The launch of stevia-sugar sweetened Coca-Cola Life into the UK signals a new era in sugar reduction, as it suggests stevia will soon be big in soft drinks, and may open up the use of sweeteners in foods, according to Professor Jack Winkler, former Professor of nutrition policy at London Metropolitan University.
“Coca-Cola Life is a significant event,” he told FoodNavigator. “The trial of Coca-Cola Life only began a year ago in Argentina and Chile, and a year later Coca-Cola is bringing the drink to one of the biggest and most health-sensitive markets. This is a very rapid expansion for the stevia-sugar concept.”
He continued: “That Coca-Cola is putting its name to that concept is significant because it suggests stevia will be big in soft drinks – if Coca-Cola goes down that route others are bound to follow – and that stevia will be usable in food products as well as drinks.”
Sweeteners in foods
Winkler said that one of the limitations to the sugar reduction that could be achieved by reformulation was that sweeteners were not used widely in food products - only in chewing gums and beverages.
“My belief is that stevia might provide a breakthrough in that area,” he said.
Winkler is also confident that stevia will not be subject to the same consumer backlash, as, say, aspartame.
“It’s significant that there hasn’t been any opposition to stevia in the UK. Coca-Cola Life will be a test case to see if it provokes any reactions.”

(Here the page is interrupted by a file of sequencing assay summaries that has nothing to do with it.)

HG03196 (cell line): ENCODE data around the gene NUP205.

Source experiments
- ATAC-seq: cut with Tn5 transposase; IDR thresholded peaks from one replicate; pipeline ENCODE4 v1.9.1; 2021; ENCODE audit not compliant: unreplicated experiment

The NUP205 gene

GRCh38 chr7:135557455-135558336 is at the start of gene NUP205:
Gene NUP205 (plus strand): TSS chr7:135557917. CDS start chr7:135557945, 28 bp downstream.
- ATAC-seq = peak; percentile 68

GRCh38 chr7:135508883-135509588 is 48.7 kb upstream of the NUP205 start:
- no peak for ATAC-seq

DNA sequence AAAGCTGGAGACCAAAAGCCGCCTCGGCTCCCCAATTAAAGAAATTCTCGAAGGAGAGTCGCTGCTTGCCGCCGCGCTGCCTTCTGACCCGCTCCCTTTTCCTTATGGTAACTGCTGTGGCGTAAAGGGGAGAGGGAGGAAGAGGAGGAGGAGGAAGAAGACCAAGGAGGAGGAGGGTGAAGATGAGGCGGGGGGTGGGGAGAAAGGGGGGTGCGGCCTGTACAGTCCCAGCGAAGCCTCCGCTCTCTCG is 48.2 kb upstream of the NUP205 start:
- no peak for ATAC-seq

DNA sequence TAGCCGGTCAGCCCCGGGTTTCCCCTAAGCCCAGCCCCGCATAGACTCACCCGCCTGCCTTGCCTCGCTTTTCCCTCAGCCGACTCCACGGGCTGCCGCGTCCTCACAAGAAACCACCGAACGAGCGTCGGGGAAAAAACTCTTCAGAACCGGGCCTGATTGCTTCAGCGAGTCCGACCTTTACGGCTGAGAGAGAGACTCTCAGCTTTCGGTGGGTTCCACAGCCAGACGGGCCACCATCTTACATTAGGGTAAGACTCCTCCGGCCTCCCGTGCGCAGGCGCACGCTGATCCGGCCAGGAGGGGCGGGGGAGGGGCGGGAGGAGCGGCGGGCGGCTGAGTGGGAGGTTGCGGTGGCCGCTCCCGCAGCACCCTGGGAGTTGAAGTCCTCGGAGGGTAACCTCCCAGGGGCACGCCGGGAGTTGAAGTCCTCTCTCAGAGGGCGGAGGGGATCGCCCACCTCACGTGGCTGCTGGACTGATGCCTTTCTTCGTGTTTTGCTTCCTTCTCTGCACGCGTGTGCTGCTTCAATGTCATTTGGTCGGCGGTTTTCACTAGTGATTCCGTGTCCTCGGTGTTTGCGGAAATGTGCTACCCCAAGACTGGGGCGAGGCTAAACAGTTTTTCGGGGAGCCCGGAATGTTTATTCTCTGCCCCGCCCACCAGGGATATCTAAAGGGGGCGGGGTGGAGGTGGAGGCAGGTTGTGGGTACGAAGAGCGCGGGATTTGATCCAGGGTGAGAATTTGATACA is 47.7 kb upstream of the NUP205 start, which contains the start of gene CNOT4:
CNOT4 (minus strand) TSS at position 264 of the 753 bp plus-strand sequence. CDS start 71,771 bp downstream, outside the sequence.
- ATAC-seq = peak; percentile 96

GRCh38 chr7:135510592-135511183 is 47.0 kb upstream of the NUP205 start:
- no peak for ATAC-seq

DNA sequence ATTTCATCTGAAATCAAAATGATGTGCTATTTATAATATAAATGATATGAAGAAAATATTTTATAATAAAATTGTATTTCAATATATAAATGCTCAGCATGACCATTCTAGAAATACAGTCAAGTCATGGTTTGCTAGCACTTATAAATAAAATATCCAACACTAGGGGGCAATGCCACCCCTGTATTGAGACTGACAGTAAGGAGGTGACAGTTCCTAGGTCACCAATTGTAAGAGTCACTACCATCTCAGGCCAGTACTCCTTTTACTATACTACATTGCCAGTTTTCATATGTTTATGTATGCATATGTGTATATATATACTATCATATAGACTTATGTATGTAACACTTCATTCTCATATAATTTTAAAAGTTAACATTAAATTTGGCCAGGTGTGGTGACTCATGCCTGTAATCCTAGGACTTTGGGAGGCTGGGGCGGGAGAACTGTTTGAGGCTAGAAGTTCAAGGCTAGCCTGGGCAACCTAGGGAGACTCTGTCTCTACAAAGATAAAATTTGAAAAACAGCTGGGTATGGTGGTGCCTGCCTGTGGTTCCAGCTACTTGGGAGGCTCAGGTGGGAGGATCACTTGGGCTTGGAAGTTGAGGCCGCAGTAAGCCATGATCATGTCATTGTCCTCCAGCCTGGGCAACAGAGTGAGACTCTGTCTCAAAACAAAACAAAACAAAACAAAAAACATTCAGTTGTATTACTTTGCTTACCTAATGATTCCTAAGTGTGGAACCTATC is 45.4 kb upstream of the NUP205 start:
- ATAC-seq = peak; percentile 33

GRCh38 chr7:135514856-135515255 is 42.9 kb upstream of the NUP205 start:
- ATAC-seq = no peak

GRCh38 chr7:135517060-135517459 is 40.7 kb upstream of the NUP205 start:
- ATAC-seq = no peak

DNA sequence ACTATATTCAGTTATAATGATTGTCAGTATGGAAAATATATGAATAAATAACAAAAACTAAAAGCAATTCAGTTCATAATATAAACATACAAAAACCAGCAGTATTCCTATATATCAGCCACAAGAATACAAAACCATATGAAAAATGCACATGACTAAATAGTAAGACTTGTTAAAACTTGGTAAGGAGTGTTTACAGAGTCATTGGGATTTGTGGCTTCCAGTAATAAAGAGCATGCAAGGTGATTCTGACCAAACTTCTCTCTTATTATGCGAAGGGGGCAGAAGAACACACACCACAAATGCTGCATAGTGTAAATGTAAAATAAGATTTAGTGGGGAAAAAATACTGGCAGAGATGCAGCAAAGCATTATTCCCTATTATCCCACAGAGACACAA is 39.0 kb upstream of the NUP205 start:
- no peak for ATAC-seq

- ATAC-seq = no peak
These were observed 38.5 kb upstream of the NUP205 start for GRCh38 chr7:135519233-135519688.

But he thinks strong opposition is unlikely, as his view is that consumers aren’t actually opposed to sweeteners.
“The opposition to sweeteners that is talked about isn’t actually an opposition to sweeteners – it’s an opposition to aspartame. That has become a 40 year war of attrition and no amount of evidence will persuade opponents to back down and change their opinion.”
An instrument of change
One of the reasons Professor Winkler is so excited about stevia’s potential is that he believes reformulation is key to tackling public health issues, and that Coca-Cola Life “is a good example of reformulation in a product category that contributes more sugar to the diet than any other”.
“Education, taxation and regulation are the main instruments of public health policy, but in the context of food, they have proved either politically ineffective or economically unfeasible...the most probable instrument is reformulation.”
He says there are three ways to reformulate sweetened food: de-habituation (or gradual reduction of sugar levels), using food processing technologies to enhance perceptions of sweetness, and using sweeteners in place of all or part of the sugar.
These approaches will be explored in detail by speakers from Action on Sugar, Leatherhead Food Research and the Food and Drink Federation in a session chaired by Professor Winkler at the Sugar Reduction Summit, which takes place on 9th July in London.